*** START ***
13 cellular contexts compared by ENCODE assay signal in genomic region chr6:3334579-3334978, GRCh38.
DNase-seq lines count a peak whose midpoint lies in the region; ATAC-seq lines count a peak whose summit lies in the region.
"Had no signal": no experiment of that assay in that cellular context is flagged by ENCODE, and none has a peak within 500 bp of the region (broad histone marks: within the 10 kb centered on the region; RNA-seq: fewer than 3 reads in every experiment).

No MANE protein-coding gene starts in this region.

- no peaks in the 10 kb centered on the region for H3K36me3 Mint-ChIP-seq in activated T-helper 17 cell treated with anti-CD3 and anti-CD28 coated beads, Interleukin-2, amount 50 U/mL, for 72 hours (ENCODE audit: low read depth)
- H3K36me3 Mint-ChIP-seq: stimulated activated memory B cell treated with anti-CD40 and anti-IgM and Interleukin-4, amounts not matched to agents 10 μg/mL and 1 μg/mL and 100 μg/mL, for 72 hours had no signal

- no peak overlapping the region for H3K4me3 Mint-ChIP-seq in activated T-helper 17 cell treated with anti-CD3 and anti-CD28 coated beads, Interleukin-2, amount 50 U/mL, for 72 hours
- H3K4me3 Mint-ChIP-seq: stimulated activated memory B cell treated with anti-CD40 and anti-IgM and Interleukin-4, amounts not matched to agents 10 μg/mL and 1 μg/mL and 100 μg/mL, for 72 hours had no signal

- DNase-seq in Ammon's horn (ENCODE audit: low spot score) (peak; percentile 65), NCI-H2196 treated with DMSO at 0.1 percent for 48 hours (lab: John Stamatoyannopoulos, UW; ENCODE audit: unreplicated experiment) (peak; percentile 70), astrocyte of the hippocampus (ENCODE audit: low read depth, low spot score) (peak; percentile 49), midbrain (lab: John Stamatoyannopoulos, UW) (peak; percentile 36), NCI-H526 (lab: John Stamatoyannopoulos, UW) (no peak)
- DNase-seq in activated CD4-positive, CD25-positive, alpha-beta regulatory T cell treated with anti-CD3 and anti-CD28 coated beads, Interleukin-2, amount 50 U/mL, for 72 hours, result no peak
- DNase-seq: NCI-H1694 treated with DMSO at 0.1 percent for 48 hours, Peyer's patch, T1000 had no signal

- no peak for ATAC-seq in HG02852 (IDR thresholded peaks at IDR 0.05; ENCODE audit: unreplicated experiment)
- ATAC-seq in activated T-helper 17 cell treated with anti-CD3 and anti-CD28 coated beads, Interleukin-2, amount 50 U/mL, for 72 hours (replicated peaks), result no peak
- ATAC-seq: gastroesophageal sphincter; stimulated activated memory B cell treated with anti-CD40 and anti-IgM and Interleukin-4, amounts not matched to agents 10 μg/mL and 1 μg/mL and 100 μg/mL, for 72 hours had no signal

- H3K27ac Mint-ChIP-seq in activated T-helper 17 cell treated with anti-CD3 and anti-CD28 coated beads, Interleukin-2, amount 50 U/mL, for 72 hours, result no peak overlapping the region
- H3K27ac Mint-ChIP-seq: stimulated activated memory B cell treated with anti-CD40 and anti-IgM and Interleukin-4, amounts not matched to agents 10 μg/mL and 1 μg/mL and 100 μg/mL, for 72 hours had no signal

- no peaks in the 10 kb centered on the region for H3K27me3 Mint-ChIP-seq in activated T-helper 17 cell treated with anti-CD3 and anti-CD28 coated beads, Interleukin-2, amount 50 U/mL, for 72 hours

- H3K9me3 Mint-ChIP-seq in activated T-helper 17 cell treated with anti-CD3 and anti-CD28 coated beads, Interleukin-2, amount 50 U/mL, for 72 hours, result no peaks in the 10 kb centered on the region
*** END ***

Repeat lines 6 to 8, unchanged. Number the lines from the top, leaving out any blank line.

- H3K36me3 Mint-ChIP-seq: stimulated activated memory B cell treated with anti-CD40 and anti-IgM and Interleukin-4, amounts not matched to agents 10 μg/mL and 1 μg/mL and 100 μg/mL, for 72 hours had no signal

- no peak overlapping the region for H3K4me3 Mint-ChIP-seq in activated T-helper 17 cell treated with anti-CD3 and anti-CD28 coated beads, Interleukin-2, amount 50 U/mL, for 72 hours
- H3K4me3 Mint-ChIP-seq: stimulated activated memory B cell treated with anti-CD40 and anti-IgM and Interleukin-4, amounts not matched to agents 10 μg/mL and 1 μg/mL and 100 μg/mL, for 72 hours had no signal